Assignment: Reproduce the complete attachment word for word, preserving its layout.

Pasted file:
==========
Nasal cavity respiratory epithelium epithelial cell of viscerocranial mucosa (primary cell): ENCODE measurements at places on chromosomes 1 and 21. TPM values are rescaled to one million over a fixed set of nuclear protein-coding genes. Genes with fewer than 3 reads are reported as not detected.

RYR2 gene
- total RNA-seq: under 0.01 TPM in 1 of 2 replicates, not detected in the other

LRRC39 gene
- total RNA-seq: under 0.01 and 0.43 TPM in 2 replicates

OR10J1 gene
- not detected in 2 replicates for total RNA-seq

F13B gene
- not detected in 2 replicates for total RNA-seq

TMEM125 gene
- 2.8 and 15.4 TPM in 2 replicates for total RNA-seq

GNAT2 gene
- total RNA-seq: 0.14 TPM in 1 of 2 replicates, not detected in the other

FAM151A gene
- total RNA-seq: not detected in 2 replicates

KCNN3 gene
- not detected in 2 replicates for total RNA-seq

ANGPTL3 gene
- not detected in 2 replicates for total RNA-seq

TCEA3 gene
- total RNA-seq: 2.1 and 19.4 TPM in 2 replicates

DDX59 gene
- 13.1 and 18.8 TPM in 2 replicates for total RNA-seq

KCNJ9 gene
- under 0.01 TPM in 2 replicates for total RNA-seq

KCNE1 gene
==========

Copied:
Nasal cavity respiratory epithelium epithelial cell of viscerocranial mucosa (primary cell): ENCODE measurements at places on chromosomes 1 and 21. TPM values are rescaled to one million over a fixed set of nuclear protein-coding genes. Genes with fewer than 3 reads are reported as not detected.

RYR2 gene
- total RNA-seq: under 0.01 TPM in 1 of 2 replicates, not detected in the other

LRRC39 gene
- total RNA-seq: under 0.01 and 0.43 TPM in 2 replicates

OR10J1 gene
- not detected in 2 replicates for total RNA-seq

F13B gene
- not detected in 2 replicates for total RNA-seq

TMEM125 gene
- 2.8 and 15.4 TPM in 2 replicates for total RNA-seq

GNAT2 gene
- total RNA-seq: 0.14 TPM in 1 of 2 replicates, not detected in the other

FAM151A gene
- total RNA-seq: not detected in 2 replicates

KCNN3 gene
- not detected in 2 replicates for total RNA-seq

ANGPTL3 gene
- not detected in 2 replicates for total RNA-seq

TCEA3 gene
- total RNA-seq: 2.1 and 19.4 TPM in 2 replicates

DDX59 gene
- 13.1 and 18.8 TPM in 2 replicates for total RNA-seq

KCNJ9 gene
- under 0.01 TPM in 2 replicates for total RNA-seq

KCNE1 gene